Hockey hall: a great opportunity for Roberto Luongo to “put the finishing touches”.

Montreal goaltender Roberto Luongo received the highest honor on Monday when it was announced that his name would be added to those of other hockey immortals.

Notably like his former teammates Henrik and Daniel Sedin, Luongo will be inducted into his sport’s Hall of Fame in the 2022 class after playing a total of 1,044 games in the NHL and three appearances at the Winter Olympics with Team Canada, during the 2006, 2010 editions and 2014 of the competition.

In 2011, Luongo succumbed to a tiny victory in the Stanley Cup, which ultimately went to the Boston Bruins that year.

On Monday, he became only the fourth goalkeeper in the last two decades, after Patrick Roy, Ed Belfour and Martin Brodeur, to be approved in his first year of eligibility.

“I want to thank the committee for my selection. “It’s really an incredible feeling that lives in me,” he said right at the beginning, “it seems surreal to me when I see the many congratulations sent by SMS. It’s an honor I don’t take lightly and it’s made all the better by the fact that I’ll be competing with two of my favorite teammates of all time and two great people in Henrik and Daniel. »

“A lot of people helped me start at the very beginning of this adventure in professional hockey,” he said. I think of my teammates, my coaches, the three organizations I’ve played for. Throughout my career, I’ve been honored to be able to play hockey for so long. It’s a great way to add the finishing touches. »

Longevity as impressive as Luongo’s on the Bettman circuit cannot be due to chance alone.

To date, he has the fourth-most wins (489) in league history and is ninth in shutouts (77).

“As a goalkeeper, you have to know how to adapt. Every year the players in this position continue to improve. New techniques are presented to improve their effectiveness. I think that’s what helped me stay in the NHL for so long. I never stuck to what I knew. I had a constant need to improve myself every day. I was open to the idea of ​​incorporating new approaches. It allowed me to follow the parade instead of being stuck in my own beliefs,” said Luongo, who is now 43.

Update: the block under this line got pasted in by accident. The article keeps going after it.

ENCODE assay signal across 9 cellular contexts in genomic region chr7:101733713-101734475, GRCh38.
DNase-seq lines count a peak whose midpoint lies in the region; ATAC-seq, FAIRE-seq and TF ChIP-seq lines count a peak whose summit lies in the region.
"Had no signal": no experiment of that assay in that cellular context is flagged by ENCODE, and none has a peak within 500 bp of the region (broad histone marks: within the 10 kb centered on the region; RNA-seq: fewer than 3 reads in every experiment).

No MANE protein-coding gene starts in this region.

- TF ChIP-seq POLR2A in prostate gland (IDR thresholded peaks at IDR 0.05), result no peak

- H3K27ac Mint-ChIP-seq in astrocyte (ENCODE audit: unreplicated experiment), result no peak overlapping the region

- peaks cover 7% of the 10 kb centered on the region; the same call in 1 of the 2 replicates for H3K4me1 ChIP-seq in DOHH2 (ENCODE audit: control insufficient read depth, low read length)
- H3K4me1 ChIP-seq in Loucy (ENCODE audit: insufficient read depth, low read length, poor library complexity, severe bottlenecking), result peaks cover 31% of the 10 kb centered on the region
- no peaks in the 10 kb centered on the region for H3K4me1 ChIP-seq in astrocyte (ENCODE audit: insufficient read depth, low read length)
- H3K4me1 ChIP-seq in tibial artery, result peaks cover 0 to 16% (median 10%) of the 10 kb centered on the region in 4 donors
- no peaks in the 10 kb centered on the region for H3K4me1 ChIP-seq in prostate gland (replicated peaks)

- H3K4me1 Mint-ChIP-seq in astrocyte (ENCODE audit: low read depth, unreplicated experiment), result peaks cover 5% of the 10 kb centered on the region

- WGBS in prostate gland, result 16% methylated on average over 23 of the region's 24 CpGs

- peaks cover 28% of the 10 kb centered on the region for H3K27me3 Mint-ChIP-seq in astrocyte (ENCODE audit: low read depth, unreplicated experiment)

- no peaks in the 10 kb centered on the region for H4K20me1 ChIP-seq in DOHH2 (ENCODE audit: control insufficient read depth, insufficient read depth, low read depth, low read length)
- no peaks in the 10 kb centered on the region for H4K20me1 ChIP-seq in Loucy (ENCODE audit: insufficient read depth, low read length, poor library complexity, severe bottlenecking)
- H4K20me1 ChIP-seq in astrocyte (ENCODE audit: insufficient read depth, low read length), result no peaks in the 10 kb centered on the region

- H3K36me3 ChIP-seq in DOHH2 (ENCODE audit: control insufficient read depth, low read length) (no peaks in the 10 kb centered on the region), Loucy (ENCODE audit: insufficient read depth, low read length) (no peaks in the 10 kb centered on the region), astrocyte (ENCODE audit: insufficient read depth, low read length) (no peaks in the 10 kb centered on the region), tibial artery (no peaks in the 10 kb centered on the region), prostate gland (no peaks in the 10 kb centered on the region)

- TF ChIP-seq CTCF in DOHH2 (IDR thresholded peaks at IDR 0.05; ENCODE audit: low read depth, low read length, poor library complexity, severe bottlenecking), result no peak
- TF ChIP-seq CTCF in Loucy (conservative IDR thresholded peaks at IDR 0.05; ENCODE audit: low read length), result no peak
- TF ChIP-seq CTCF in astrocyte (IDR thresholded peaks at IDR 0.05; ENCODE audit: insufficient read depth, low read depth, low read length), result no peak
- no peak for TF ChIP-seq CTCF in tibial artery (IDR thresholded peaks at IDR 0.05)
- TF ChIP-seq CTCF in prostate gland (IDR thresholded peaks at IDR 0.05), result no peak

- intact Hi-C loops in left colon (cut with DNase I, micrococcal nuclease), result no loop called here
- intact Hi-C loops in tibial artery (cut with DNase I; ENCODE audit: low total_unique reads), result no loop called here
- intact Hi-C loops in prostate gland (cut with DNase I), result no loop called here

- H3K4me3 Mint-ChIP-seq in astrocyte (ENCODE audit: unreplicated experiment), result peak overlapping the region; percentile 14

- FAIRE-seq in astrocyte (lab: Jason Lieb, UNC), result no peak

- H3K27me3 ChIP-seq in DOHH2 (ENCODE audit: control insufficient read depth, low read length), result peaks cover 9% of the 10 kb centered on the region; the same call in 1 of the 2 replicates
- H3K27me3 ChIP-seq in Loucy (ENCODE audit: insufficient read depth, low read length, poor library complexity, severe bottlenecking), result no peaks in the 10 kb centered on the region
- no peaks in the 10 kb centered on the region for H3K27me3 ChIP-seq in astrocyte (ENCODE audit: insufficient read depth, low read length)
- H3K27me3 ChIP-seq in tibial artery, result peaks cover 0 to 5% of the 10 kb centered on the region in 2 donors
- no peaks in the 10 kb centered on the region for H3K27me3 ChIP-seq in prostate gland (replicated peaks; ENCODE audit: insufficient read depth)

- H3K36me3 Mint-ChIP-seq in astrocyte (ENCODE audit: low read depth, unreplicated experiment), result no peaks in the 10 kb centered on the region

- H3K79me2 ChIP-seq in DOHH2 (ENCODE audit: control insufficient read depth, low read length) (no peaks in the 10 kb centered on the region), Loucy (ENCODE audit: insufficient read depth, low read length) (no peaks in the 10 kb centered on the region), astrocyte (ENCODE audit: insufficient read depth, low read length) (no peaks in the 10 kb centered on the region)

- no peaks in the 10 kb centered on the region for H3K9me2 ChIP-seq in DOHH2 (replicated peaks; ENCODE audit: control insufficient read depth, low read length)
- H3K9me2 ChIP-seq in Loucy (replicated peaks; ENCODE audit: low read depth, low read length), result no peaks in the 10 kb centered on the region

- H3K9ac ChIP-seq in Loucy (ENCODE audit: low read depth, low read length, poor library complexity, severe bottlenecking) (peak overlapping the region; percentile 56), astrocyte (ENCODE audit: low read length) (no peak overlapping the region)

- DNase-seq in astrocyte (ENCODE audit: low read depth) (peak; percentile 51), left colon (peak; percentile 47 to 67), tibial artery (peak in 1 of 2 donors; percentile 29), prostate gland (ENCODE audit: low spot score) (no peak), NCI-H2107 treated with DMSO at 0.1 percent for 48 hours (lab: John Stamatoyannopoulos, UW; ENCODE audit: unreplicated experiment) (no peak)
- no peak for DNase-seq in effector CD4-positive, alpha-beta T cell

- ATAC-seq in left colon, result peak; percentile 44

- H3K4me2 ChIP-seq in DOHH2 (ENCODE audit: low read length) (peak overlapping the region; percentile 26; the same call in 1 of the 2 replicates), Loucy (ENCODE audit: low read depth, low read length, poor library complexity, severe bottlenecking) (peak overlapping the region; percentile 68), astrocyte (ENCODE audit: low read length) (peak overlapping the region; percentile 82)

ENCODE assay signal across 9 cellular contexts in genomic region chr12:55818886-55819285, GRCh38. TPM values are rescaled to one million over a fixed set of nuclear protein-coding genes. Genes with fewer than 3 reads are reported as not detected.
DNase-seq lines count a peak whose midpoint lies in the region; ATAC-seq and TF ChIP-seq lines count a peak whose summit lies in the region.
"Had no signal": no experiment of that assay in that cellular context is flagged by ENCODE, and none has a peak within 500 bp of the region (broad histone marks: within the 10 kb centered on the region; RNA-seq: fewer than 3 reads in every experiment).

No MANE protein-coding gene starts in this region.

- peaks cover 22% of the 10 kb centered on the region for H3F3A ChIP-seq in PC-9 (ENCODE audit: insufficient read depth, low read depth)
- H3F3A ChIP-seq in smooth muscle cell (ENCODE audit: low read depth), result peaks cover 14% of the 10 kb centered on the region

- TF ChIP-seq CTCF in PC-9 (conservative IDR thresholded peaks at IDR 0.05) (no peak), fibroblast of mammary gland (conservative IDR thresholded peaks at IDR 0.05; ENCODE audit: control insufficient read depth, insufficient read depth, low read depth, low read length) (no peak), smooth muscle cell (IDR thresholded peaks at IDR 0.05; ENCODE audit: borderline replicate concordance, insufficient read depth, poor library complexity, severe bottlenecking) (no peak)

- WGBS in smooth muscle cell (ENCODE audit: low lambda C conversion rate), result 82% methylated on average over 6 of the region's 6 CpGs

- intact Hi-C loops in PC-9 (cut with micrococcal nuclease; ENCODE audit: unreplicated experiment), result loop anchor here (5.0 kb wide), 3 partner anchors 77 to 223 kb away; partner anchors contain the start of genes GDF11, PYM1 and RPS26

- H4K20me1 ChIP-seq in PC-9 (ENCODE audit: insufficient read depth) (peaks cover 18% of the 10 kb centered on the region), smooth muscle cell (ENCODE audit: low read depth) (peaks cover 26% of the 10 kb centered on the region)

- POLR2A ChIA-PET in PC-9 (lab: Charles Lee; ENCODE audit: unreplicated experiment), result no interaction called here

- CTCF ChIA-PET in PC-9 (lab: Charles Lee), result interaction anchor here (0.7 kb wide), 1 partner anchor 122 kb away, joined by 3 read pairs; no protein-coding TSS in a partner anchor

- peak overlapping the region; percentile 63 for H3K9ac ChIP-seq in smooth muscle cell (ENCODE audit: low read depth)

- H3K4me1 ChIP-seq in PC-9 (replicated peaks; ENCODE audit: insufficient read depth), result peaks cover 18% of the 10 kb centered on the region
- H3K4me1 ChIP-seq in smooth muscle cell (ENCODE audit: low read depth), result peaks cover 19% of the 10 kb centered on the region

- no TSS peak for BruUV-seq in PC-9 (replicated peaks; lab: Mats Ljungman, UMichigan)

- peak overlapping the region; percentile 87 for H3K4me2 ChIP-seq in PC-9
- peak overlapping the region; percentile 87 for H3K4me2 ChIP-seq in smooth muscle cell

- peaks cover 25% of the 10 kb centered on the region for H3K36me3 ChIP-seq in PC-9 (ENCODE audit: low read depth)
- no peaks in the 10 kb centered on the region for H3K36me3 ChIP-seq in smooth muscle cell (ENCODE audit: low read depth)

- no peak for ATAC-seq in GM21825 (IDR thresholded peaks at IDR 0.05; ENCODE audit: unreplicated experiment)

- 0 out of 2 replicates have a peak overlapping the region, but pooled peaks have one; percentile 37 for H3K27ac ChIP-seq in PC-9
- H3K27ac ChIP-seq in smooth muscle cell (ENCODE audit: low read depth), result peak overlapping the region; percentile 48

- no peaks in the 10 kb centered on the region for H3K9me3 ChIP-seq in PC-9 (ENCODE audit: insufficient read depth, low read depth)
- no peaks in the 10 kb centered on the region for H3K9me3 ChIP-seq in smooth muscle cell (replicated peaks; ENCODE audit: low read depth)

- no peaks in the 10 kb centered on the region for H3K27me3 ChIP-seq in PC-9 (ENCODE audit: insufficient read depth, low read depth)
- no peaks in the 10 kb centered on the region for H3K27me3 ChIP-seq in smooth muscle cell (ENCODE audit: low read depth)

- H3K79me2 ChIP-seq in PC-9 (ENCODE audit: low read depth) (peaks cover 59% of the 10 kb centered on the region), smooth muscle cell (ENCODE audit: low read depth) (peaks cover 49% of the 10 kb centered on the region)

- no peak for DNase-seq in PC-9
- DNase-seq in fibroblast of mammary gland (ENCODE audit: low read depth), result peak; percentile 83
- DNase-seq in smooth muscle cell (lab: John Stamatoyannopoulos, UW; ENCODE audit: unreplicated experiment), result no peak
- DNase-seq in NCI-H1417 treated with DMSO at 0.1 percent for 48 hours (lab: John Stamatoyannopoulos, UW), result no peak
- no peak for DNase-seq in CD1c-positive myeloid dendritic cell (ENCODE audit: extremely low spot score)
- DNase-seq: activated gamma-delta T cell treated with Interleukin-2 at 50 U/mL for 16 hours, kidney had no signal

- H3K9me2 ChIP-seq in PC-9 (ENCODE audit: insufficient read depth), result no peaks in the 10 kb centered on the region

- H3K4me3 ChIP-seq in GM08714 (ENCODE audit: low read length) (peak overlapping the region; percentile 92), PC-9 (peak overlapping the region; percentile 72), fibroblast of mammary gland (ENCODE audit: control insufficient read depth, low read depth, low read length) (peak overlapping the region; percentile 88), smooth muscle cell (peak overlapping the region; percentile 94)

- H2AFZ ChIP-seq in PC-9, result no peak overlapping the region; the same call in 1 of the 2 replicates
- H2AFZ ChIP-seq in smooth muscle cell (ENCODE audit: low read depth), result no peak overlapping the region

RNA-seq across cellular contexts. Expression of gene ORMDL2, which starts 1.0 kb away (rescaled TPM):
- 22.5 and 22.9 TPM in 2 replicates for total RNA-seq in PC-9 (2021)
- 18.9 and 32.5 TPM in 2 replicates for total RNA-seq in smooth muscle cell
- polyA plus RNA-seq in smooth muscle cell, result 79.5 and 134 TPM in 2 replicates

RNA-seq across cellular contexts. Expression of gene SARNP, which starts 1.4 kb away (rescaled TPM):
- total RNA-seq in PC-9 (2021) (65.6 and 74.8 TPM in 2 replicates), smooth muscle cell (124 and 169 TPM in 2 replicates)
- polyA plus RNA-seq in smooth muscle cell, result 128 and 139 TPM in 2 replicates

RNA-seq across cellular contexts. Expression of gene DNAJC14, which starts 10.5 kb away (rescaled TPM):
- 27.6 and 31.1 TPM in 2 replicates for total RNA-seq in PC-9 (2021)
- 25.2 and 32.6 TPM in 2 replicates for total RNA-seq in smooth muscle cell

Although he was born in Montreal and is at home in Florida, Luongo admitted that the city of Vancouver has an unparalleled cachet in his eyes, having attained tremendous popularity during his years with the Canucks.

“Every time I return there, it warms my heart to find this city I loved so much. I was there for a game between the Panthers and the Canucks earlier this year and the reception there was magical. Of course there were slightly more difficult moments with the team during my stay in Vancouver, but I loved my experience. It’s a big city for sports and hockey. It’s good to see the team going in the right direction as they will always have a special place in my heart. »

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